NAT router confusion
Michael H. Semcheski
lists at immuneit.com
Fri Jun 24 13:40:27 GMT 2005
On Friday 24 June 2005 06:25 am, Ulf Magnusson wrote:
> Thanks, I think I understand how it works now. I guess it's basically
> like an ordinary router that pretends it's a switch for all addresses
> that appear on the same local network. It looks at the destination
> address in IP packets and the address of the sending system and goes
> into switch mode if they both appear on the same subnet (which is pretty
> much verbatim what you said, when I think about it).
Its my understanding, and it is somewhat limited, that the host that is
generating the traffic is really the one that determines whether the traffic
needs to leave the network or not. The router functionality only kicks in if
a packet is sent to the gateway (think of the gateway as another host on the
network) and the destination is outside of the network.
> Do switches gain anything by having full-duplex connections to hubs? I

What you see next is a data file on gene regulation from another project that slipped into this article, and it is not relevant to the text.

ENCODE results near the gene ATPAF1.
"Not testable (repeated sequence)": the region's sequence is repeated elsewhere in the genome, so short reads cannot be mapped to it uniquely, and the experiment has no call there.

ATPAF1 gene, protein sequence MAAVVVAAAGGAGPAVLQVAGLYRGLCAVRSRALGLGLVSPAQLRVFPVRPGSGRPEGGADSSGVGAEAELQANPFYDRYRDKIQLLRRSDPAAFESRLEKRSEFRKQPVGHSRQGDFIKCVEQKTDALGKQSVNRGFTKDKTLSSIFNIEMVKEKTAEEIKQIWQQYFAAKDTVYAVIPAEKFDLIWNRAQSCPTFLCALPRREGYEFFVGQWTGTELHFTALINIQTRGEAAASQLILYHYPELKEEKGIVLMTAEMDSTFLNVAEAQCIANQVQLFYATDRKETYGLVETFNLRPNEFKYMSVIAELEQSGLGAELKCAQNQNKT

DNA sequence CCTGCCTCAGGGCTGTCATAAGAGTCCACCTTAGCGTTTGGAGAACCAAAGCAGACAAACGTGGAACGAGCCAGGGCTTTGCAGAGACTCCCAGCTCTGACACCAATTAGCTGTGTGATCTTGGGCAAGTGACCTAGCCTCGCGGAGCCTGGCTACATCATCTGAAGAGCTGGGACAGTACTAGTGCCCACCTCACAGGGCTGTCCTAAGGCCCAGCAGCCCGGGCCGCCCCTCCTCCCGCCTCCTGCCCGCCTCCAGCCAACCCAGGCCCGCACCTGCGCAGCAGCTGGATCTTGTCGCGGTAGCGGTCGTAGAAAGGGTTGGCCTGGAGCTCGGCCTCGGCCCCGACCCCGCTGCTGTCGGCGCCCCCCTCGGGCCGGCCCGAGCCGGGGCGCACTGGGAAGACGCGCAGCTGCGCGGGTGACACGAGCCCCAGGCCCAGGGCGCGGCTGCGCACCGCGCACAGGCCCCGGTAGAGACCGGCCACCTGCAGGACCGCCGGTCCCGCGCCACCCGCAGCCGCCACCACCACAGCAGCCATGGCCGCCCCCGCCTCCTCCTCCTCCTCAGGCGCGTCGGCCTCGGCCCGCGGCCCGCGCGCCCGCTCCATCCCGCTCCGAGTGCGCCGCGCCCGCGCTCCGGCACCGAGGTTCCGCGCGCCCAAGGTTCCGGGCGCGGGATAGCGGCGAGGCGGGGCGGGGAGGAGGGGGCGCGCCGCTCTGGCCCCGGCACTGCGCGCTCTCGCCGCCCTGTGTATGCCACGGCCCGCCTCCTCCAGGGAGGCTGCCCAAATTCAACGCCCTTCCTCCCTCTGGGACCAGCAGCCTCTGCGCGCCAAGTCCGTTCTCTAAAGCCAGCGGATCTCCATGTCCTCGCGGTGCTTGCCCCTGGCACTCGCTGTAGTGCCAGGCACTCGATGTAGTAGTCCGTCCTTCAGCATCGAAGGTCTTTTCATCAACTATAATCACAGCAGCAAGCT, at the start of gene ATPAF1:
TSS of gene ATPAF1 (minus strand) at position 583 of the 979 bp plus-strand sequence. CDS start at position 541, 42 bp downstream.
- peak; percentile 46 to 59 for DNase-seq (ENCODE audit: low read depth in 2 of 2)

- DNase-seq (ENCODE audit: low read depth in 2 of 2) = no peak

> understand there must be a performance benefit when you connect a host
> directly to a switch, but won't the half-duplex connections of the hosts
> to the hub become a bottleneck?
By this question I'm a little confused. Switches are devices that allow a
bunch of connections, and packets are routed from one interface to another
within the switch. A hub is a device that allows a bunch of connections, and
packets are more or less broadcast to every other interface on the hub.
If you go to your local computer store, you will not be able to buy a hub.
Maybe there are hubs sold for specific legacy applications I don't know
about, but in the consumer market, they have not sold hubs in at least 5
I personally have never setup a hub, so I don't know whether there is
something special about them that makes them half-duplex only. I do know
that many ethernet flavors do not autonegotiate as well as we would hope.
If you have a 100Mb half-duplex connection from a FreeBSD host to another
host, try "ifconfig fxp0 media 100baseTX media-opt full-duplex", which,
assuming your NIC is fxp0 and my syntax isn't too rusty, will force the
device into full-duplex mode.
To connect to switches that do not autonegotiate correctly, one thing you can
do is setup a FreeBSD host with two NIC's. Plug one switch into each NIC,
and force each NIC to the right media type. Set up a bridge on the FreeBSD
host, and voila, you have solved the duplex problem. We have this problem at
work in some places. A switch we want to use does not autonegotiate
full-duplex with the switch computing services provides. So, put a bridge in
between and remove autonegotiation.
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